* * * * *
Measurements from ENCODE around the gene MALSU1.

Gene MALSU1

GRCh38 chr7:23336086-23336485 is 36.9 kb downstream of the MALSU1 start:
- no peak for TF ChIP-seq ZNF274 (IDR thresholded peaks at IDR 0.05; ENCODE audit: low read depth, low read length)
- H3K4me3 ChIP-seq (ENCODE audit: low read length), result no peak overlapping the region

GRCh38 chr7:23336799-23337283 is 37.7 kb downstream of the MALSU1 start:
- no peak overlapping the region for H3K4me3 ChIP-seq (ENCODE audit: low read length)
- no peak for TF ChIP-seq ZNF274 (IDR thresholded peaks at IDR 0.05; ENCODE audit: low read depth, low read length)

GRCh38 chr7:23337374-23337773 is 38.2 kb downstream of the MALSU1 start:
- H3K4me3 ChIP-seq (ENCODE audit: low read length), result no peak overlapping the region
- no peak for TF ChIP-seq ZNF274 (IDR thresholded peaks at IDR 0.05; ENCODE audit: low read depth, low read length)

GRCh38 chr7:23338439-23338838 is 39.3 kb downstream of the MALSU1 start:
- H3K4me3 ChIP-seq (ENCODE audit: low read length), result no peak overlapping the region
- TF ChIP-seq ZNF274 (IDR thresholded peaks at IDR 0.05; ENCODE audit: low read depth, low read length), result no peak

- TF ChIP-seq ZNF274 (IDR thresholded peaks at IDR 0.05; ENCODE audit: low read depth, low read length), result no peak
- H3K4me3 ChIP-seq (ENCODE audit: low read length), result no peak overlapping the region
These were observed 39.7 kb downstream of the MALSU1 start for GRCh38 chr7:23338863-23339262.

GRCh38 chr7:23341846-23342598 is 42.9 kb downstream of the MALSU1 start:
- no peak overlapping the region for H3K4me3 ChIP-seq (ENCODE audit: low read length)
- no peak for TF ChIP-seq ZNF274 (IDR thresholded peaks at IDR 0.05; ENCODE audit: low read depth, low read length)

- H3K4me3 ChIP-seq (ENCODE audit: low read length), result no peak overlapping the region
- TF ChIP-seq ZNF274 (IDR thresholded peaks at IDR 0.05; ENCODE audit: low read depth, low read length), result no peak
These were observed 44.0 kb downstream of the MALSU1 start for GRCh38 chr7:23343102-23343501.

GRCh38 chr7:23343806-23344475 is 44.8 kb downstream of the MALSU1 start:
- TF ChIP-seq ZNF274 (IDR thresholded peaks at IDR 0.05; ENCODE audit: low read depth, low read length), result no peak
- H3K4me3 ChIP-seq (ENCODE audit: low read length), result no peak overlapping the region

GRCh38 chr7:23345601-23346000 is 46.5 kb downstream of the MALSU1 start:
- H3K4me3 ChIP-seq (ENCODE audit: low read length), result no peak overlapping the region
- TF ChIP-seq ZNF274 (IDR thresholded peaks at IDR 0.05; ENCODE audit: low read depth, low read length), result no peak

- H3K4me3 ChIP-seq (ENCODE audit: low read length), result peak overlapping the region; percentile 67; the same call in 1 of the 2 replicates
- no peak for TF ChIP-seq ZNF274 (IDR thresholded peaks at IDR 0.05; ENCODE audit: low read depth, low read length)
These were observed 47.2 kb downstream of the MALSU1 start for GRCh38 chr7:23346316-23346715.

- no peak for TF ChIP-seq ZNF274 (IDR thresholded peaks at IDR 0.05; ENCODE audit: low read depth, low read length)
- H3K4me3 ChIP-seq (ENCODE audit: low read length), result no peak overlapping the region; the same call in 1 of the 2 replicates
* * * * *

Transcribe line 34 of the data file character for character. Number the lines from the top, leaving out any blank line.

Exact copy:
- H3K4me3 ChIP-seq (ENCODE audit: low read length), result no peak overlapping the region; the same call in 1 of the 2 replicates